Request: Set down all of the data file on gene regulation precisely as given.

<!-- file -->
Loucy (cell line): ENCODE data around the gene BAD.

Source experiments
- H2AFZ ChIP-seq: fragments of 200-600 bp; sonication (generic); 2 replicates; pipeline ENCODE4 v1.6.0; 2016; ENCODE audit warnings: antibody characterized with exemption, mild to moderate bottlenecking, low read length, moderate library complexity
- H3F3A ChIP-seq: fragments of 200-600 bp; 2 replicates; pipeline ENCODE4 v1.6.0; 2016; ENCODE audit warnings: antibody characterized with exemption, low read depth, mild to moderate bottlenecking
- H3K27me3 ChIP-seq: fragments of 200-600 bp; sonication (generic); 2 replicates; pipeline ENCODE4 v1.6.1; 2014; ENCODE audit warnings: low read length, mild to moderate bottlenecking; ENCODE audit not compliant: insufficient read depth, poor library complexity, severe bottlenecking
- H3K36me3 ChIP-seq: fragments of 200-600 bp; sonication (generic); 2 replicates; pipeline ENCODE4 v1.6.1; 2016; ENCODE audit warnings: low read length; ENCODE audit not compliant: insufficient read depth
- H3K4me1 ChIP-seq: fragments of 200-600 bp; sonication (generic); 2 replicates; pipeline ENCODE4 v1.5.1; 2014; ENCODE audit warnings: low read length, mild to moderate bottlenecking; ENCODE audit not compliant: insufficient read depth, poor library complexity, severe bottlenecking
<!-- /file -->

Loucy (cell line): ENCODE data around the gene BAD.

Source experiments
- H2AFZ ChIP-seq: fragments of 200-600 bp; sonication (generic); 2 replicates; pipeline ENCODE4 v1.6.0; 2016; ENCODE audit warnings: antibody characterized with exemption, mild to moderate bottlenecking, low read length, moderate library complexity
- H3F3A ChIP-seq: fragments of 200-600 bp; 2 replicates; pipeline ENCODE4 v1.6.0; 2016; ENCODE audit warnings: antibody characterized with exemption, low read depth, mild to moderate bottlenecking
- H3K27me3 ChIP-seq: fragments of 200-600 bp; sonication (generic); 2 replicates; pipeline ENCODE4 v1.6.1; 2014; ENCODE audit warnings: low read length, mild to moderate bottlenecking; ENCODE audit not compliant: insufficient read depth, poor library complexity, severe bottlenecking
- H3K36me3 ChIP-seq: fragments of 200-600 bp; sonication (generic); 2 replicates; pipeline ENCODE4 v1.6.1; 2016; ENCODE audit warnings: low read length; ENCODE audit not compliant: insufficient read depth
- H3K4me1 ChIP-seq: fragments of 200-600 bp; sonication (generic); 2 replicates; pipeline ENCODE4 v1.5.1; 2014; ENCODE audit warnings: low read length, mild to moderate bottlenecking; ENCODE audit not compliant: insufficient read depth, poor library complexity, severe bottlenecking